It’s a tough issue. Nowadays, so many items on a parent’s to-do list are mediated by the web. Banking, school forms, correspondence with teachers, meal train sign-ups, shopping, most kinds of jobs from midwives to scholars (even plumbers and piano tuners correspond online with customers)—all have some online element. And, of course, this doesn’t include leisure and entertainment—streaming music, podcasts, movies, audiobooks, etc.

To paraphrase Seneca, we must be the change we want to see in our children, students, and neighbors of all ages. If our children need clear limits, as the IFS report suggests, we need clear limits ourselves. The limits will be different, surely, but they must be thoughtful and purposeful. But no limits are made in a vacuum. The reason we set limits is for the sake of proper ordering of relationships.

Here the wisdom of the English educator Charlotte Mason (1842–1923) can help. The two fundamental principles of her philosophy are that every child is born a person, and that education of the person is “the science of relations.” That is, a human being is formed by his or her relationships, with things, ideas, places, other persons, and, ultimately, with the Creator.

The limits we set, then, will be for the sake of cultivating and rebuilding healthy relationships with our neighbors and places, friends and family, and the natural world. Mason was emphatic that every child—every person—deserved a flourishing life. Therefore, each child ought to be, as far as possible, presented with feasts of ideas and relationships on every level.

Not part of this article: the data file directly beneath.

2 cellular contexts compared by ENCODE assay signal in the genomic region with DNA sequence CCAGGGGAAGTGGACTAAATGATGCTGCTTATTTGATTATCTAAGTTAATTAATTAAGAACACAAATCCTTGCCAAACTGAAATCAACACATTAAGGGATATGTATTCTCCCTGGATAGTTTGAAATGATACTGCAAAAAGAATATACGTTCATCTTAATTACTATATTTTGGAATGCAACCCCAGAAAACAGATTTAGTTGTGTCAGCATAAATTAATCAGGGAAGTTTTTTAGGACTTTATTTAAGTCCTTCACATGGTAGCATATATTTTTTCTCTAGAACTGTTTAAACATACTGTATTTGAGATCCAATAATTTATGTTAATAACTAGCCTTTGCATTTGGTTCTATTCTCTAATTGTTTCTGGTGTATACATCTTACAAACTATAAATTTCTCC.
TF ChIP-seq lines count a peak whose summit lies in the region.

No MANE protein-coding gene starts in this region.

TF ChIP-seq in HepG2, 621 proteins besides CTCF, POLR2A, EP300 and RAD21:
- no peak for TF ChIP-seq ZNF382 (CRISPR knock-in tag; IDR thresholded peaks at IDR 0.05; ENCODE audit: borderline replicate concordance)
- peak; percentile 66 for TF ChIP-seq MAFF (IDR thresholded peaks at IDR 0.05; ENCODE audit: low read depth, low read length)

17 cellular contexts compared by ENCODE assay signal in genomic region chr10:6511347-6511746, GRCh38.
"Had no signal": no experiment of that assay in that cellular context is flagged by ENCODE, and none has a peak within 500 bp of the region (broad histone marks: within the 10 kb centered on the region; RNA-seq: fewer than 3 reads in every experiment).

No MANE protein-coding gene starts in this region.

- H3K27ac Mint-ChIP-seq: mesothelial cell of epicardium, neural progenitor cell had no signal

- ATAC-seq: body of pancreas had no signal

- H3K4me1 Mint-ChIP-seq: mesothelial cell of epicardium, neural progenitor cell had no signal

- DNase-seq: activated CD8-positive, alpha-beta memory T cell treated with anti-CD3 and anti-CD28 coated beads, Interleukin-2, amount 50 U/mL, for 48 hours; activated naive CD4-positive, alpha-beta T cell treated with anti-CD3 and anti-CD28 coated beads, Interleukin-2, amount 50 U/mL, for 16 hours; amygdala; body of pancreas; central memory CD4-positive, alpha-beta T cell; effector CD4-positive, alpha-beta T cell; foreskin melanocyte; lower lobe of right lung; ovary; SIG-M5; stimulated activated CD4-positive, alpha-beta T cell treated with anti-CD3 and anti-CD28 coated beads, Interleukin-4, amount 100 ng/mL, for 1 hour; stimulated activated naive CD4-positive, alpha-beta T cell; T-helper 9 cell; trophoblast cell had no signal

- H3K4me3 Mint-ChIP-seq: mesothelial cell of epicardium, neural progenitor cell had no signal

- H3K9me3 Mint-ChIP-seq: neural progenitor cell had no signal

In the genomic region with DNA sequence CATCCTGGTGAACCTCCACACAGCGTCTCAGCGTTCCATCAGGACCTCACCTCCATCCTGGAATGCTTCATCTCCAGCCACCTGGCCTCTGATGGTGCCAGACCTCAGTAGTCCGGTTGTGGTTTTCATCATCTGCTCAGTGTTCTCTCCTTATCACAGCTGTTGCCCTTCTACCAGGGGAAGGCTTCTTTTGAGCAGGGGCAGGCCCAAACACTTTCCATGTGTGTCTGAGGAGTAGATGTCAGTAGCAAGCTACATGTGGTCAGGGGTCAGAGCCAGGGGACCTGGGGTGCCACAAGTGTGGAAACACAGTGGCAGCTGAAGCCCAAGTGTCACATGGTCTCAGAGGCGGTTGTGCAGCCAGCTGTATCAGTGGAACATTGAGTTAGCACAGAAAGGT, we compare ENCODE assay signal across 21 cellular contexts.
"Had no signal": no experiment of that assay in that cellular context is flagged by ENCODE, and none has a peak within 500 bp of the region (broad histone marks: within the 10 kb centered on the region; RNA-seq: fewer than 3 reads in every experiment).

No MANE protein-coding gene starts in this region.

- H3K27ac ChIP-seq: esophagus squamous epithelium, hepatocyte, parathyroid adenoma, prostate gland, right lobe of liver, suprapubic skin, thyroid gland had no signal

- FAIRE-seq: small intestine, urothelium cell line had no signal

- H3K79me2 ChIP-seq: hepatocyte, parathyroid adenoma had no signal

For example, she argues, there ought to be “dynamic relations” established in the tangible world: The child 

must stand and walk and run and jump with ease and grace. He must skate and swim and ride and drive, dance and row and sail a boat. He should be able to make free with his mother earth and to do whatever the principle of gravitation will allow.

The child should have relationships with the natural world on all levels, including with the birds and beasts.

So, too, the child who “makes sandcastles, mud-pies, paper boats” should “go on to work in clay, wood, brass, iron, leather, dress-stuffs, food-stuffs, furnishing-stuffs.” Working with one’s own hands, to make and to “take delight in making,” cultivates a relationship with the tangible world, giving new dimensions to a child’s life. Above all, a child should be formed by “the great human relationships” as Mason writes,"relationships of love and service, of authority and obedience, of reverence and pity and neighbourly kindness; relationships to kin and friend and neighbour, to ‘cause’ and country and kind, to the past and the present."